Work under way on Rogers Plaza in Conway

By Tammy Keith Originally Published May 23, 2013 at 12:00 a.m.
Updated May 22, 2013 at 10:26 a.m.
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Nick Hillemann

Josh Elliott of Mallard Ready Mix, left, helps Tommy Fowlkes, assistant director of the Conway Street Department, center, and Travis Holland of the Street Department pour concrete for a “drop in,” which will help drain water from the street as part of the construction of Rogers Plaza.

Lloyd Westbrook has waited 18 years to see his dream for a park in downtown Conway start to take shape.

Westbrook, 81, of Conway became president and CEO of the Conway Area Chamber of Commerce in the early 1990s and retired in 2000.

“I had the idea that we needed to do all we could to maintain and keep a real viable

downtown area,” he said.

Earl Rogers, who died in 2006, owned Earl Rogers Co. (a NAPA store), which was in a small bright-blue building at Oak and Van Ronkle streets, the east entrance into downtown.

“I got the idea that if we would tear down the old blue building, we could build a park there,” Westbrook said.

Westbrook said he saw Rogers getting into his truck at the downtown post office one day and told Rogers he wanted to talk to him.

“I said, ‘You might think I’m crazy,’ … but I said, ‘If you will give us that building’ — I was talking about the chamber — ‘I’d like to tear that out and put in the Earl and Mary Louise Rogers Park.’”

Westbrook said he told Rogers he envisioned a fountain, flowers and shrubs, “and benches where people could sit.”

“He listened to it very intently and said, ‘No, it’s not a bad idea. I just don’t want to give up my building right now,’” Westbrook said.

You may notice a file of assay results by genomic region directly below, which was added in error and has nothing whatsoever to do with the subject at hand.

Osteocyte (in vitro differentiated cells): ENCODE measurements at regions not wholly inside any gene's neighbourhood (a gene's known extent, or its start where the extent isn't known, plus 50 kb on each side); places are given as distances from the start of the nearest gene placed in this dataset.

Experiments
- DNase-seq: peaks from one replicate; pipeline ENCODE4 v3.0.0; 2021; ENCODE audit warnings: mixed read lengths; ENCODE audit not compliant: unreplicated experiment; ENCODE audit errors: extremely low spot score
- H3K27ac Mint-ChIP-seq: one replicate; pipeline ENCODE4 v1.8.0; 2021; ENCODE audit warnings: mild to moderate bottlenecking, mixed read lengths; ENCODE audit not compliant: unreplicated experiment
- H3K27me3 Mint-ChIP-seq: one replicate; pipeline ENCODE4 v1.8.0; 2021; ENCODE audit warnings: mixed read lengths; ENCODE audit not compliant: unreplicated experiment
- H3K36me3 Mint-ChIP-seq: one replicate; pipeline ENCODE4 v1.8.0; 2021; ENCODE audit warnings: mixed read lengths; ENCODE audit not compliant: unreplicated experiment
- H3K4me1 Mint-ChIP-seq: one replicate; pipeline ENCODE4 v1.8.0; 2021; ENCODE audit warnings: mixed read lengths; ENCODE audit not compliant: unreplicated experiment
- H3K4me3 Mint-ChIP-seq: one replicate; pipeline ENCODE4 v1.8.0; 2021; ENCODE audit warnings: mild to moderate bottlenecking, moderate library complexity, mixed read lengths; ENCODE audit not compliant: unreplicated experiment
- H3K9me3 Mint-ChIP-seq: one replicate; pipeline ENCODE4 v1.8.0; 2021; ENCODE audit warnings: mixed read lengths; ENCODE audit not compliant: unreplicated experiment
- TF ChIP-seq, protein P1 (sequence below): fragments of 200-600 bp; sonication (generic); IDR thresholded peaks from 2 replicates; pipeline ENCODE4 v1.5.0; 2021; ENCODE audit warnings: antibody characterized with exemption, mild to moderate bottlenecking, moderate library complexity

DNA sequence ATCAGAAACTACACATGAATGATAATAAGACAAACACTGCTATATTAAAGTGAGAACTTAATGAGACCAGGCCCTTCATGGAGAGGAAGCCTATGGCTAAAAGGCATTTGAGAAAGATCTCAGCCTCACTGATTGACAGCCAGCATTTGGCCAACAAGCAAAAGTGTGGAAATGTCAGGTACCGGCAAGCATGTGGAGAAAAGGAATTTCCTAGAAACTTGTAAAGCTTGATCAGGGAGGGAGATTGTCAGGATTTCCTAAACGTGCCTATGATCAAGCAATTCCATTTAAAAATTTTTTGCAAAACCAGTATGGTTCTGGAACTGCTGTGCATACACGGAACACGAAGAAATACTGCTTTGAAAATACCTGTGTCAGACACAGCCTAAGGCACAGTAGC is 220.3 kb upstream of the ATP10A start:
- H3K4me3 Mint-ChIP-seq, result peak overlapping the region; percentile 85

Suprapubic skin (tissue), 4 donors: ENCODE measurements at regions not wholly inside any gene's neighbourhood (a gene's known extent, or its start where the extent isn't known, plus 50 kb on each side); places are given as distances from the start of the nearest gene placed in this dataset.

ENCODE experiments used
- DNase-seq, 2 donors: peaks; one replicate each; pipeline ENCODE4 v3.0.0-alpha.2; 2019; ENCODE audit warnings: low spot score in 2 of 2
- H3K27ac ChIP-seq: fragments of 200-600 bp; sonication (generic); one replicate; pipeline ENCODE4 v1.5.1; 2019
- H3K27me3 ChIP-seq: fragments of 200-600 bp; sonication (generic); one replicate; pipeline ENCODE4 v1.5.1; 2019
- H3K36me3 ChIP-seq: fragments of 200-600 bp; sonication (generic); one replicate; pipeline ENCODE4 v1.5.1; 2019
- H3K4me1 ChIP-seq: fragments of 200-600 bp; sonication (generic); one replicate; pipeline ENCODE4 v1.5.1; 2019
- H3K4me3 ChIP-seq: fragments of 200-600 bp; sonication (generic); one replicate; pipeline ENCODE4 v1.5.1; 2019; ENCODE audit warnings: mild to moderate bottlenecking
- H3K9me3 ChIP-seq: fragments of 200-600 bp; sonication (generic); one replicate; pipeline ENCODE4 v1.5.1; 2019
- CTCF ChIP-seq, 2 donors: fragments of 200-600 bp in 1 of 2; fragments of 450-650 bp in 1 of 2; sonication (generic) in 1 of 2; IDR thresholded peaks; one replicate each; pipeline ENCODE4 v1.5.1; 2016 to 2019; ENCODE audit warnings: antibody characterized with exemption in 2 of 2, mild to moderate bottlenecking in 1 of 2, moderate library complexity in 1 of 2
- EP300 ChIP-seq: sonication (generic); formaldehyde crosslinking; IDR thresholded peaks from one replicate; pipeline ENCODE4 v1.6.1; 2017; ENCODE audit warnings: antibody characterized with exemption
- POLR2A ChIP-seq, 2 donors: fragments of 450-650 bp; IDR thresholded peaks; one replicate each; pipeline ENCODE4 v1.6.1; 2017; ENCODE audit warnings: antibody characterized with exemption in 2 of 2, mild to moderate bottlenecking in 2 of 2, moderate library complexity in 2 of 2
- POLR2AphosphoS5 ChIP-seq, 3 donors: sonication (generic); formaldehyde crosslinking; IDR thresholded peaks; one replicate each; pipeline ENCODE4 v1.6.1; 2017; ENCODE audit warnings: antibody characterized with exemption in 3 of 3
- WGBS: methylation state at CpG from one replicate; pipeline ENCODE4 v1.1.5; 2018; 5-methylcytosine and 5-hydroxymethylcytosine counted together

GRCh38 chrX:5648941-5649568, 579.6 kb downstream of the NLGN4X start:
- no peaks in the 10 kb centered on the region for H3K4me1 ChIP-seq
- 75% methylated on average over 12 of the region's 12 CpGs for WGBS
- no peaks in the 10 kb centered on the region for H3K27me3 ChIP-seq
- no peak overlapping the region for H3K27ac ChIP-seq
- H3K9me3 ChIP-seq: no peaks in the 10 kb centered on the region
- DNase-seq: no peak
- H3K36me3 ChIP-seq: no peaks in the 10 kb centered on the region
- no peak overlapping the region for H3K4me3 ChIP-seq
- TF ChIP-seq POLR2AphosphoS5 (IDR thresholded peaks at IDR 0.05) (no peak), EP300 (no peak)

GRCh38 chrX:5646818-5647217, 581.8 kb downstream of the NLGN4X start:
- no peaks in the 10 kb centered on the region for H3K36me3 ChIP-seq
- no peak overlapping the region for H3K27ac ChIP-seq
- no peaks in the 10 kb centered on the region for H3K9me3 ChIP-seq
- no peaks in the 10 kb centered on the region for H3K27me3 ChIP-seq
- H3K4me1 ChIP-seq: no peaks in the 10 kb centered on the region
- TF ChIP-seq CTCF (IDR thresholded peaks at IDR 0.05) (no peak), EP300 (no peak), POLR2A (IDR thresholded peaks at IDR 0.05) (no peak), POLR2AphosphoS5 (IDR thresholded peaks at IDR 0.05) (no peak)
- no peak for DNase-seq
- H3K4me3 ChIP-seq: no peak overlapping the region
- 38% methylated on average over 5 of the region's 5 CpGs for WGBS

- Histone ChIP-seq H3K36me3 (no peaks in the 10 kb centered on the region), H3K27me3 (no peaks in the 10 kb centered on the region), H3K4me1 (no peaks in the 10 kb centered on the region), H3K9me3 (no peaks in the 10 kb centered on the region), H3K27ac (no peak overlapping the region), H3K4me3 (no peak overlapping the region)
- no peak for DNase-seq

Westbrook said Earl’s wife, Mary Louise, took up the cause for a park, too.

The Rogers family donated the property to the city last year, and the building was demolished in November.

Rogers Plaza, which is being created on the site, will include all those features Westbrook pictured — a fountain, flowers, shrubs and benches.

Jack Bell, chief of staff for Conway Mayor Tab Townsell, said the park will cost approximately $300,000, paid for by city of Conway Parks and Recreation advertising and promotion tax funds.

A feature that Westbrook didn’t envision is an arch across the street declaring the area Historic Downtown Conway.

Rachel Earls, director of destination marketing for the chamber, said the arch will cost $257,000.

It will be paid for with Convention and Visitors Bureau money, which comes from the advertising and promotions tax.

Bell said the arch will span Oak Street and the park, between the chamber and the Walgreens parking lot, “approximately where the chamber of commerce sign is now — that sign will go away,” Bell said. The other end of the arch will be across Oak Street in Warp and Woof’s parking lot.

Crafton Tull of Little Rock drew plans for the project, Bell said.

Van Ronkle Street will be closed in front of the chamber, and a dedicated right-hand turn lane will be created at the traffic light on Court Street to get on Van Ronkle, he said.

The street closure “is

going to happen imminently,” Townsell said.

“They’re working on the drainage improvements right now and recurbing,” he said.

The closing will affect only one business, Townsell said, rental property owned by Dennis and Wanda Fulmer. It now houses seven businesses, including the Faulkner County Board of Realtors and Dennis Fulmer’s business, Custom Carpet Concepts. The closure will take two of the business’s parking spots as well, Townsell said.

“I had no idea the city would let them close that street in front of the chamber,” Westbrook said.

Although parking is at a premium downtown, “I think there can be events there,” Bell said. “I think people can walk there.”

“It’s a wonderful addition to downtown,” Townsell said, and the start of making Van Ronkle look as attractive as Oak Street.

As it is now, Townsell said, the city gives “mixed signals as far as the vitality and attractiveness of our downtown.”

The plaza and arch will provide a much-improved front door, he said.

After the Rogers building was razed last year, a lighted community Christmas tree was placed on the slab.

Westbrook said he is happy the park is becoming a reality, even if it did take almost two decades.

“Sometimes you have to plant an idea and let it grow for a while,” he said.

Senior writer Tammy Keith can be reached at (501) 327-0370 or

Niche Publications Senior Writer Tammy Keith can be reached at 501-327-0370 or

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